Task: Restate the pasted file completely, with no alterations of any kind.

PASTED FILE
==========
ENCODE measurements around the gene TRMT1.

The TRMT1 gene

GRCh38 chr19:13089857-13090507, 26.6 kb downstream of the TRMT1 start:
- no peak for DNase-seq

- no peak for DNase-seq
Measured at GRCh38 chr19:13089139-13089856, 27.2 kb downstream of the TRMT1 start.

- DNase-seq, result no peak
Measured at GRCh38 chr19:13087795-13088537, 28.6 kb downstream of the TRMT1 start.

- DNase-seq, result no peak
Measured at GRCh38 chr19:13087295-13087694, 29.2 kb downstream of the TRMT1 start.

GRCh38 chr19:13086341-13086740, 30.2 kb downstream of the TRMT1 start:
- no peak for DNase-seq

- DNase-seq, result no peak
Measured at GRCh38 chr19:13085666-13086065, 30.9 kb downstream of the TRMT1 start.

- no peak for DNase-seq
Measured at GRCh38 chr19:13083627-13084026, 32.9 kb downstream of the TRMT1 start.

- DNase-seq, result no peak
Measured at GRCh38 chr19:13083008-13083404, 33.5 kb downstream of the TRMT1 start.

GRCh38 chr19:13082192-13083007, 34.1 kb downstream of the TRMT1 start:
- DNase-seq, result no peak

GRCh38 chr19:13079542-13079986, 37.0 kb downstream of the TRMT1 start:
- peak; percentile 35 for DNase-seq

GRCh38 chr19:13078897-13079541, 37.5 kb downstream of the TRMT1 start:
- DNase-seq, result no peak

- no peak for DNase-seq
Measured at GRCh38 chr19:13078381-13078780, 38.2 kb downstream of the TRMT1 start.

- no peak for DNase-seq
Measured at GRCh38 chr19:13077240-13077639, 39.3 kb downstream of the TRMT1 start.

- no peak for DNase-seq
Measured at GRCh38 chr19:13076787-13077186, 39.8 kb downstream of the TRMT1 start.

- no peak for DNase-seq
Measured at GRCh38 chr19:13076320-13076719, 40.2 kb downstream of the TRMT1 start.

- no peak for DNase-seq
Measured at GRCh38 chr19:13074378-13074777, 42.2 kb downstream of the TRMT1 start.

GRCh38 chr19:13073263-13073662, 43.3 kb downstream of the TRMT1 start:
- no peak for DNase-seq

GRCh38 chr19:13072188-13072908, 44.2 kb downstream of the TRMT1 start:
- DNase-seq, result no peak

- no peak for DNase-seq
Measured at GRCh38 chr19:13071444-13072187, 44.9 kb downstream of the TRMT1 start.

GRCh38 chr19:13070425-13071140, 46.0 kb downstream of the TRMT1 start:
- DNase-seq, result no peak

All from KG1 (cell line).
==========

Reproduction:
ENCODE measurements around the gene TRMT1.

The TRMT1 gene

GRCh38 chr19:13089857-13090507, 26.6 kb downstream of the TRMT1 start:
- no peak for DNase-seq

- no peak for DNase-seq
Measured at GRCh38 chr19:13089139-13089856, 27.2 kb downstream of the TRMT1 start.

- DNase-seq, result no peak
Measured at GRCh38 chr19:13087795-13088537, 28.6 kb downstream of the TRMT1 start.

- DNase-seq, result no peak
Measured at GRCh38 chr19:13087295-13087694, 29.2 kb downstream of the TRMT1 start.

GRCh38 chr19:13086341-13086740, 30.2 kb downstream of the TRMT1 start:
- no peak for DNase-seq

- DNase-seq, result no peak
Measured at GRCh38 chr19:13085666-13086065, 30.9 kb downstream of the TRMT1 start.

- no peak for DNase-seq
Measured at GRCh38 chr19:13083627-13084026, 32.9 kb downstream of the TRMT1 start.

- DNase-seq, result no peak
Measured at GRCh38 chr19:13083008-13083404, 33.5 kb downstream of the TRMT1 start.

GRCh38 chr19:13082192-13083007, 34.1 kb downstream of the TRMT1 start:
- DNase-seq, result no peak

GRCh38 chr19:13079542-13079986, 37.0 kb downstream of the TRMT1 start:
- peak; percentile 35 for DNase-seq

GRCh38 chr19:13078897-13079541, 37.5 kb downstream of the TRMT1 start:
- DNase-seq, result no peak

- no peak for DNase-seq
Measured at GRCh38 chr19:13078381-13078780, 38.2 kb downstream of the TRMT1 start.

- no peak for DNase-seq
Measured at GRCh38 chr19:13077240-13077639, 39.3 kb downstream of the TRMT1 start.

- no peak for DNase-seq
Measured at GRCh38 chr19:13076787-13077186, 39.8 kb downstream of the TRMT1 start.

- no peak for DNase-seq
Measured at GRCh38 chr19:13076320-13076719, 40.2 kb downstream of the TRMT1 start.

- no peak for DNase-seq
Measured at GRCh38 chr19:13074378-13074777, 42.2 kb downstream of the TRMT1 start.

GRCh38 chr19:13073263-13073662, 43.3 kb downstream of the TRMT1 start:
- no peak for DNase-seq

GRCh38 chr19:13072188-13072908, 44.2 kb downstream of the TRMT1 start:
- DNase-seq, result no peak

- no peak for DNase-seq
Measured at GRCh38 chr19:13071444-13072187, 44.9 kb downstream of the TRMT1 start.

GRCh38 chr19:13070425-13071140, 46.0 kb downstream of the TRMT1 start:
- DNase-seq, result no peak

All from KG1 (cell line).